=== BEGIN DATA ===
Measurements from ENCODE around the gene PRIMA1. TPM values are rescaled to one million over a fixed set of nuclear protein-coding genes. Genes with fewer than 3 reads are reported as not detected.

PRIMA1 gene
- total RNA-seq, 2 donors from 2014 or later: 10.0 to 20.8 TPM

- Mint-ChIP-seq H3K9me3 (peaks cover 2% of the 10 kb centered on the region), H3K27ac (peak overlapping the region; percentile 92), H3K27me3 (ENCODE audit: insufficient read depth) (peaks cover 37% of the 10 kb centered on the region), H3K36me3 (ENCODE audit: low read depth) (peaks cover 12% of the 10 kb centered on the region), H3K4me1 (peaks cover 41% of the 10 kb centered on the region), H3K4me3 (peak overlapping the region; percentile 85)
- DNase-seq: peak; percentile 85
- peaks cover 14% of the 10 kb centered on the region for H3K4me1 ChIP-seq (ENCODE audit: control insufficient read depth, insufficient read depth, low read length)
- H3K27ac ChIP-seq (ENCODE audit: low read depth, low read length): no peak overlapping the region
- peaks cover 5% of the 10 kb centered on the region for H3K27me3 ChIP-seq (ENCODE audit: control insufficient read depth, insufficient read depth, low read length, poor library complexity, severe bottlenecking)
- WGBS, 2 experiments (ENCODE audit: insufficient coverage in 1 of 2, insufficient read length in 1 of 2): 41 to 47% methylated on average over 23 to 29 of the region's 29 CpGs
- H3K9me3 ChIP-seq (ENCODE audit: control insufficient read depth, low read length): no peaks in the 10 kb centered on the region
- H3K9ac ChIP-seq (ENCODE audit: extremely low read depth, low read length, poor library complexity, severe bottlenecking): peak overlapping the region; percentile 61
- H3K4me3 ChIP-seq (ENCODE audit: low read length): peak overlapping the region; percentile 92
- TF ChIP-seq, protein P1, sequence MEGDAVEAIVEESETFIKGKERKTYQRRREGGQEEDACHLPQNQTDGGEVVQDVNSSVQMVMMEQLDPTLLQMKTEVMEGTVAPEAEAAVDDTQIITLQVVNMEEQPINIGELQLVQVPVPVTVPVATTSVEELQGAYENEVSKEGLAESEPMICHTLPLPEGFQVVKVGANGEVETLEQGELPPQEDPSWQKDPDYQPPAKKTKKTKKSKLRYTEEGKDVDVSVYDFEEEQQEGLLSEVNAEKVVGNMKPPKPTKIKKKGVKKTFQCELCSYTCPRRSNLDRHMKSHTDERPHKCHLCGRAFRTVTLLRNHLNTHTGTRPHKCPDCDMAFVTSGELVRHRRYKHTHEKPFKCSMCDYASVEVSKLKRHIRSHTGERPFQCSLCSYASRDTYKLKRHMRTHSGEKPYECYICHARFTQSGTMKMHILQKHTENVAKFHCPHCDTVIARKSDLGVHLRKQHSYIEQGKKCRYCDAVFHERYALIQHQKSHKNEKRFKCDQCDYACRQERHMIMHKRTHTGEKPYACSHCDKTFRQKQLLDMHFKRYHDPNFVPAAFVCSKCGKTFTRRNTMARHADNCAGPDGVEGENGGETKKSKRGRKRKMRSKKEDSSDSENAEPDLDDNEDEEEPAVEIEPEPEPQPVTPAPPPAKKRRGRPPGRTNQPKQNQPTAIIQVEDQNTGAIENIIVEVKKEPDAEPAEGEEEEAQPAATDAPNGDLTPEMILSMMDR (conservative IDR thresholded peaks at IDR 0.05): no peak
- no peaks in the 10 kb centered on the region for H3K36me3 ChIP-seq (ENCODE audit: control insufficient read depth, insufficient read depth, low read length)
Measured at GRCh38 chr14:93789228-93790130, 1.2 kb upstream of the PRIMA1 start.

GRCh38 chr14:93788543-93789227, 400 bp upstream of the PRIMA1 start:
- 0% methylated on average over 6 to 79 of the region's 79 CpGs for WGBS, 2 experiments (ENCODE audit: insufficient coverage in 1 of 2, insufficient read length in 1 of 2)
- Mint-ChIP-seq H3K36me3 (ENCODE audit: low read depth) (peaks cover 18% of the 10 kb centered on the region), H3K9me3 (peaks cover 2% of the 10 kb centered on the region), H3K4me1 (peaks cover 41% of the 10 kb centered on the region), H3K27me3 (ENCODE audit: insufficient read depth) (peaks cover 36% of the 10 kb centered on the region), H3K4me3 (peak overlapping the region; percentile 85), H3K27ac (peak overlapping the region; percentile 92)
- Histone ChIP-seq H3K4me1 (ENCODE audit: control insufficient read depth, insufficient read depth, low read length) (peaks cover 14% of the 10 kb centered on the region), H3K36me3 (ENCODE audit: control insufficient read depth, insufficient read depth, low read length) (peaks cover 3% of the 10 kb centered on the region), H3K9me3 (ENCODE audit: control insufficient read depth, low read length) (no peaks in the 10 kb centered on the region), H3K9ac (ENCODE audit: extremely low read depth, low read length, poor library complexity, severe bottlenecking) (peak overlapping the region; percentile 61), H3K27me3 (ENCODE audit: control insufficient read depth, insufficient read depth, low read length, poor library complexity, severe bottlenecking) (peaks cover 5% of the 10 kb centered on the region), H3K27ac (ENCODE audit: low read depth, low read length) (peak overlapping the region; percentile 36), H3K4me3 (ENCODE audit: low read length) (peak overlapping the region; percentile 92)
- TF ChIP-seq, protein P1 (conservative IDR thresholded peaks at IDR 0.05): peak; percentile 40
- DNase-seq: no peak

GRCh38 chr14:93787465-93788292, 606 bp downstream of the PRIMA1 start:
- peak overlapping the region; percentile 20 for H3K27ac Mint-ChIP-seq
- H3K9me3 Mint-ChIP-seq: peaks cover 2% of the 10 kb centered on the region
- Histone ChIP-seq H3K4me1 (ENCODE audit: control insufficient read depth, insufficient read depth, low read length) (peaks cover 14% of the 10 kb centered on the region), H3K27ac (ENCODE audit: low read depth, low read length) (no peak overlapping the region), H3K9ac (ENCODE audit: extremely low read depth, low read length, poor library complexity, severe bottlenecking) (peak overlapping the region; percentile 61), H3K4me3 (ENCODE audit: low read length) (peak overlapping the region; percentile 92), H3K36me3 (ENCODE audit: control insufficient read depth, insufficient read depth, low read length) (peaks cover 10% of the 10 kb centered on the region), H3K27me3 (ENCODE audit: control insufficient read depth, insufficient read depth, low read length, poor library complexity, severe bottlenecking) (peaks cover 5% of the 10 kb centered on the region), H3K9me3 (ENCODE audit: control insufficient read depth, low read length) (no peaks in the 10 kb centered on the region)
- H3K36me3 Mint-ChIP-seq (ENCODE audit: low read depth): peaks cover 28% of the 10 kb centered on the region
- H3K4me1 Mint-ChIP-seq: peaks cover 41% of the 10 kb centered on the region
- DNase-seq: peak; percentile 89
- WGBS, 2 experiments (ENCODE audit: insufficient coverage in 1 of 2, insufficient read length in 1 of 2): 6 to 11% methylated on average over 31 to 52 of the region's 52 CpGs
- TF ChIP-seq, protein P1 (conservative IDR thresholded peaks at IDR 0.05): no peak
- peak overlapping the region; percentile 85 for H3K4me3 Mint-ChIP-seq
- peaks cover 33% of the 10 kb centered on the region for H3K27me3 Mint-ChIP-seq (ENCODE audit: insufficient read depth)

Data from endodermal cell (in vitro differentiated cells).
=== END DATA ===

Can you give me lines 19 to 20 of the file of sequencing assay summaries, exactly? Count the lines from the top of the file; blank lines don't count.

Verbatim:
- Histone ChIP-seq H3K4me1 (ENCODE audit: control insufficient read depth, insufficient read depth, low read length) (peaks cover 14% of the 10 kb centered on the region), H3K36me3 (ENCODE audit: control insufficient read depth, insufficient read depth, low read length) (peaks cover 3% of the 10 kb centered on the region), H3K9me3 (ENCODE audit: control insufficient read depth, low read length) (no peaks in the 10 kb centered on the region), H3K9ac (ENCODE audit: extremely low read depth, low read length, poor library complexity, severe bottlenecking) (peak overlapping the region; percentile 61), H3K27me3 (ENCODE audit: control insufficient read depth, insufficient read depth, low read length, poor library complexity, severe bottlenecking) (peaks cover 5% of the 10 kb centered on the region), H3K27ac (ENCODE audit: low read depth, low read length) (peak overlapping the region; percentile 36), H3K4me3 (ENCODE audit: low read length) (peak overlapping the region; percentile 92)
- TF ChIP-seq, protein P1 (conservative IDR thresholded peaks at IDR 0.05): peak; percentile 40